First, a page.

The living room displays a special piece of the owner’s art collection—“Claudia” by Janelle Jefferson—in a custom niche above a stone-clad fireplace. With the intention for the space to be a place to entertain or relax, the television is placed in a recessed paneled opening and can be easily hid- den or uncovered. The room also includes a custom wooden coffee table, custom upholstered sofa and club chair, and silk blend rug. A recessed drape track creates an uninterrupted look, blending the neutral-colored drapes, walls and ceiling.

The living room displays a special piece of the owner’s art collection—“Claudia” by Janelle Jefferson—in a custom niche above a stone-clad fireplace.

INSIDE OUTSIDE

The reworked rear façade and additions feature floor-to-ceiling, high-performance steel windows, bringing ample daylight into the home to reinforce the feeling of being immersed in the landscape. The combination kitchen/dining/family room opens to a covered porch to provide multi-season functionality, which, in turn, opens onto the backyard. Mechanical and electrical systems for the whole house were upgraded as part of the renovation.

Interior finishes pull the outdoors in. Furnishings are a mix of custom, antique and contemporary pieces. The formal dining room includes artwork, a custom wood dining table and porcelain chandelier. Down the hallway, the open kitchen features white cabinetry, aged brass fixtures, a farmhouse sink and soapstone countertop. The walnut-topped island allows for seating, as well as a perfect place to gather while cooking. A panel-ready fridge and freezer lead into an open pantry. Following the serene atmosphere of all the living spaces and primary suite, the primary bathroom evokes a feeling of walking into a spa and includes Belgian Bluestone floors, a freestanding tub and a glass-enclosed shower. A double-sink custom vanity with aged brass fixtures provides ample counter space and storage as requested by the owners.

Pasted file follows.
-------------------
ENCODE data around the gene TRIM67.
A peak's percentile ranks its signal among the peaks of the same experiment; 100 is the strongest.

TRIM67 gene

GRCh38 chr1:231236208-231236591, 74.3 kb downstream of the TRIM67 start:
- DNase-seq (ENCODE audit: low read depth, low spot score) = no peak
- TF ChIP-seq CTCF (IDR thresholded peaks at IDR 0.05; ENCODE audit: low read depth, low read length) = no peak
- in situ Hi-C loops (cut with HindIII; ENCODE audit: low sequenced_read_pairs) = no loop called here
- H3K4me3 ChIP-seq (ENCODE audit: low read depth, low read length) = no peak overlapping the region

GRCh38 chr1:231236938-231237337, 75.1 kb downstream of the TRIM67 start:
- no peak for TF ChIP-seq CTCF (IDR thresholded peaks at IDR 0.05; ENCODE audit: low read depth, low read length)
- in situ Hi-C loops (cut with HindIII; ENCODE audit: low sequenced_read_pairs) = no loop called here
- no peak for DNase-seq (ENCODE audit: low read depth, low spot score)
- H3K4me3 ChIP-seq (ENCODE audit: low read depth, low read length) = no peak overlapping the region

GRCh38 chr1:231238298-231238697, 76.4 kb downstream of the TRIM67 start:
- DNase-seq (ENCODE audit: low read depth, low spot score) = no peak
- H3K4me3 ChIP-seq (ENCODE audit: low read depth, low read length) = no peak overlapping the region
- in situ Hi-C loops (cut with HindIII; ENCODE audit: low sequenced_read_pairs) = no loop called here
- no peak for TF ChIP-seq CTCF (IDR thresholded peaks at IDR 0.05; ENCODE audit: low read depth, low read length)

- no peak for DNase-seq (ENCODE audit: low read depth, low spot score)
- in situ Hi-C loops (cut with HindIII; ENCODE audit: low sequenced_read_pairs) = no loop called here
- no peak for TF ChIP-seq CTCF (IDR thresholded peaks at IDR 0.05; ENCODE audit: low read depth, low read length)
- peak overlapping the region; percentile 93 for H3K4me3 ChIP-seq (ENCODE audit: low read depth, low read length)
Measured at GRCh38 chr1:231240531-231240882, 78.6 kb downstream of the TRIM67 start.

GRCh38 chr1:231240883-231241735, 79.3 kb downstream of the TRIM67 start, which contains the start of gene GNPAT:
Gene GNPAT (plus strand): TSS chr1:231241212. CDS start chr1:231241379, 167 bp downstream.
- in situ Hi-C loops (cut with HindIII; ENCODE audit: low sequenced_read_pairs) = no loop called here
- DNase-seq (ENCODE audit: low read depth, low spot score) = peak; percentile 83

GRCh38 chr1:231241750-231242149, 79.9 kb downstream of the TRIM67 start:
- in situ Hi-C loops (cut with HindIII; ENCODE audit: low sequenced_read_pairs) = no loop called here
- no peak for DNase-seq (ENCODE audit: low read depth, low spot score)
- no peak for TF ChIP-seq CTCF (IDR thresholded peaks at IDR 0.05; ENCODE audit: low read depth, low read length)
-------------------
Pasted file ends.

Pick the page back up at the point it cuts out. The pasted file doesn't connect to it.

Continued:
The primary bathroom features a double-sink custom vanity with aged brass fixtures. The vanity provides ample counter space and storage as requested by the owners.

Landscaping is simple and low maintenance, relying on live oak trees to provide a shaded setting. The transformed home—now open, casual and nature-focused—is set for the next century.

COVER PHOTO: Chloe Hope Gilstrap; OTHER PHOTOS: Molly Culver

Retrofit Team

ARCHITECT AND INTERIOR DESIGNER: Clayton Korte

GENERAL CONTRACTOR: Burnish & Plumb

STRUCTURAL ENGINEER: A-One Engineering

MEP ENGINEER: Paragon ACR LLC

LANDSCAPE PRELIMINARY DESIGN: Word + Carr Design Group

LANDSCAPE ARCHITECT: David Ramert, (512) 480-8909

Materials

POWDER ROOM
WALLPAPER: Quercus & Co.
WALL-HUNG TOILET: TOTO USA
WOOD-CLAD WINDOW: Windsor Windows & Doors

FRONT LIVING ROOM
PLASTER: Sloan Montgomery

FAMILY ROOM
STEEL WINDOWS AND DOORS: Durango Doors

DINING ROOM
CUSTOM PARSONS TABLE: Hewn
PORCELAIN LIGHT: Boatswain Lighting

KITCHEN
BACKSPLASH TILE: Pratt + Larson
APRON SINK: House of Rohl
APPLIANCES: Thermador
WINE REFRIGERATOR: Sub-Zero
HARDWARE: Alexander Marchant

PATIO
GRILL COUNTERTOP AND PATIO FLOOR AND TILE: Concrete Collaborative

OUTDOOR FANS: Haiku by Big Ass Fans

SUN SHADE WITH TIMER: Texas Sun & Shade

PRIMARY BEDROOM
CORNER STEEL WINDOWS: Durango Doors

PRIMARY BATHROOM
SCONCE LIGHTS: Circa Lighting

FREESTANDING BATHTUB: Ravello by Victoria + Albert

FIXTURES: House of Rohl

SINKS: Kohler

COUNTERTOP: Fresh Concrete from Caesarstone

TILE: Trikeenan

About the Author

Paul Clayton, AIA, LEED AP
Paul Clayton, AIA, LEED AP, leads the Austin, Texas, office of Clayton Korte and his capabilities span project typologies and styles.